In light of the recently reported SELECT study, many patients are asking this question. Here is my short response:
- The data from the recently reported SELECT trial show a 17% increased risk of developing prostate cancer with 400 IU’s of vitamin E per day (but no difference in risk when men took both selenium and vitamin E vs. placebo). No data have yet been reported on the baseline serum levels of alpha-tocopherol among the men in this trial, which will be quite important. Researchers are scratching their heads trying to understand these counterintuitive data.
- Conflicting data: The data from the ATBC trials show a 32% reduced risk of developing prostate cancer with 50 IU’s of vitamin E per day (this beneficial effect was most dramatic among men who had higher baseline alpha-tocopherol levels.)
- The data on whether vitamins are ‘anti-cancer’ or not remain controversial and far from conclusive. Try to obtain most of your nutrients and vitamins from your diet. Since it is hard for most Americans to consume sufficient quantities of all the required nutrients in their diet, keep taking your quality multi-vitamin (with reduced iron).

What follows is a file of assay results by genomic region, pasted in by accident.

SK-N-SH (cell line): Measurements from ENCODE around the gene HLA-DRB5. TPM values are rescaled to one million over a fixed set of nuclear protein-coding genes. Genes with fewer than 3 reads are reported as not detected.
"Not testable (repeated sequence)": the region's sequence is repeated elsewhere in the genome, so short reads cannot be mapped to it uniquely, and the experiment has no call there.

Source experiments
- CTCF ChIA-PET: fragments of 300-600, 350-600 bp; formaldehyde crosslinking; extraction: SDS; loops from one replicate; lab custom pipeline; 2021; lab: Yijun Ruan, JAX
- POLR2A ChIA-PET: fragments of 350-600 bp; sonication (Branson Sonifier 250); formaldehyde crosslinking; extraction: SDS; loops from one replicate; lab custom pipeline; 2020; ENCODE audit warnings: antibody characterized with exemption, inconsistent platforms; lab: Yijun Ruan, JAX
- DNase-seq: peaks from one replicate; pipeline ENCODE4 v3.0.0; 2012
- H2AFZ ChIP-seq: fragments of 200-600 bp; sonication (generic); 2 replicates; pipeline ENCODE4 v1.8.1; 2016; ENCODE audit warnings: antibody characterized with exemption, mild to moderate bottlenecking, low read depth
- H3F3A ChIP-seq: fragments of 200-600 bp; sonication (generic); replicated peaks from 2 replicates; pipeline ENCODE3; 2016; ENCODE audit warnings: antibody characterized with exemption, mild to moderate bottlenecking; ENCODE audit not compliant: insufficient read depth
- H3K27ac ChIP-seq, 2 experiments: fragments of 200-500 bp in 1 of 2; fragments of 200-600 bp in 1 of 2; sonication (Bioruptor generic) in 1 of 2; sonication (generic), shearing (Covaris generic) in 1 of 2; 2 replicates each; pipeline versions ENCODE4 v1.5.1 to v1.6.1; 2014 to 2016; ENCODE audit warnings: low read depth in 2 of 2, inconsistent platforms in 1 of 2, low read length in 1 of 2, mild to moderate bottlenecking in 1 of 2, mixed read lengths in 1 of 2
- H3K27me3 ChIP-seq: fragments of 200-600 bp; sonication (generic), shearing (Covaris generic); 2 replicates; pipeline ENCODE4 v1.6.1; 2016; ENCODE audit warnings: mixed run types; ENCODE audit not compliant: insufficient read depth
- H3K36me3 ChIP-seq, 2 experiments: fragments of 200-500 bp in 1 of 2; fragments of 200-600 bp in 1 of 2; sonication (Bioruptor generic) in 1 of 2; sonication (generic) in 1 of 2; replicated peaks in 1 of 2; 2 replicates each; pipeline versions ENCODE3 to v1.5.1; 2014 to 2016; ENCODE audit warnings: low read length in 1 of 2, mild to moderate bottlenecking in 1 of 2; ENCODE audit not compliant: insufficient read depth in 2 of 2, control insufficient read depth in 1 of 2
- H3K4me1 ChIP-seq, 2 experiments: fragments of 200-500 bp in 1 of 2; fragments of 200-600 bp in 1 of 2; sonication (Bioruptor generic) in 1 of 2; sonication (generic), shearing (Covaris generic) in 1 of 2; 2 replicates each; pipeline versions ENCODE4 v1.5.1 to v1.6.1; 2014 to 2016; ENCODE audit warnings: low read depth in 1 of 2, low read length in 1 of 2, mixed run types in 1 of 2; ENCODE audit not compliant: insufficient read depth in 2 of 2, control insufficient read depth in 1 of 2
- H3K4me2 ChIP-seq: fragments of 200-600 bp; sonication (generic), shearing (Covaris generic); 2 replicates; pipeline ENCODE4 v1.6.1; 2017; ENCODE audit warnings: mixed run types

- A growing opinion among the nutrition community is that the synthetic form of vitamin E (in particular, alpha-tocopherol, as used in this study), can cause free radical damage to the DNA of cells when not taken along with other forms of vitamin E to balance out this effect. Natural vitamin E is comprised of multiple tocopherols (i.e. alpha, delta, gamma-tocopherol), and is referred to as “mixed tocopherols” when found in supplements. If you are doing to take vitamin E in supplement form, it is recommended that you choose one that is more like what you would find in nature. This is one of my favorite vitamin E supplements:
**As said by my good friend and colleague (Dr. Jeffrey Blumberg: Director, USDA Antioxidant Research Laboratory, Tufts University) in a USA Today interview: “The average diet is poor when it comes to meeting recommended intakes of vitamins and minerals. Only about 3% of Americans adhere to the dietary guidelines. How many Americans do you know who eat five to nine servings of fruits and vegetables a day and consume at least 50% of their grains as whole grains? If you are eating a perfectly healthful diet, then you don’t need supplements. But for the 97% who aren’t there yet, for goodness sake, take a multivitamin.”